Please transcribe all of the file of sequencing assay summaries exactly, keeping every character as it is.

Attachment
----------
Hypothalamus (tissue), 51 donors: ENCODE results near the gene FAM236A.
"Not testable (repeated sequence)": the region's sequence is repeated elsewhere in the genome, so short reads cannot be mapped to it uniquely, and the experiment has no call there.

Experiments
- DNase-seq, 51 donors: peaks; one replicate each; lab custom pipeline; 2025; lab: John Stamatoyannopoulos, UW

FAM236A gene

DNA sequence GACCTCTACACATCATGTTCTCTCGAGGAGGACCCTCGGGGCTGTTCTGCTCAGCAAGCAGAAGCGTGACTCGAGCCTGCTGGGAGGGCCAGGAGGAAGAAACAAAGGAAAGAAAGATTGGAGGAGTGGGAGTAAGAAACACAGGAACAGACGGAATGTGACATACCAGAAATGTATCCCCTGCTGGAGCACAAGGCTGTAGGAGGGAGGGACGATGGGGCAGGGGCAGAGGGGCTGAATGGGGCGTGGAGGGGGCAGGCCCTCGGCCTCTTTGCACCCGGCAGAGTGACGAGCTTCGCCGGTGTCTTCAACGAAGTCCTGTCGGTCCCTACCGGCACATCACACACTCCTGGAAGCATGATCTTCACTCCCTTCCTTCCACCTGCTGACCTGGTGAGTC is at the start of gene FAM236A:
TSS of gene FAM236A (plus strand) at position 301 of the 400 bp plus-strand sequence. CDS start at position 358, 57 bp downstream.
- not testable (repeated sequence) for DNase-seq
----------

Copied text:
Hypothalamus (tissue), 51 donors: ENCODE results near the gene FAM236A.
"Not testable (repeated sequence)": the region's sequence is repeated elsewhere in the genome, so short reads cannot be mapped to it uniquely, and the experiment has no call there.

Experiments
- DNase-seq, 51 donors: peaks; one replicate each; lab custom pipeline; 2025; lab: John Stamatoyannopoulos, UW

FAM236A gene

DNA sequence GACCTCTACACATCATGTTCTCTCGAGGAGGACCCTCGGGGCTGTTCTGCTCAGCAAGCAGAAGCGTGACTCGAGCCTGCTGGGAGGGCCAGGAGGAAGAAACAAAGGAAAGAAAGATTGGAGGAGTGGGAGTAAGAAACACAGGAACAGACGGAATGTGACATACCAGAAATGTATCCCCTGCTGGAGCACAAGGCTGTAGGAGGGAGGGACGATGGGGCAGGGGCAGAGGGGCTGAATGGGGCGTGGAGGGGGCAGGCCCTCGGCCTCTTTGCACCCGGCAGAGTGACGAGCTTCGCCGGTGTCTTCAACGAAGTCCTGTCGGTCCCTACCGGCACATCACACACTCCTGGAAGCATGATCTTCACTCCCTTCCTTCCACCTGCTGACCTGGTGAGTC is at the start of gene FAM236A:
TSS of gene FAM236A (plus strand) at position 301 of the 400 bp plus-strand sequence. CDS start at position 358, 57 bp downstream.
- not testable (repeated sequence) for DNase-seq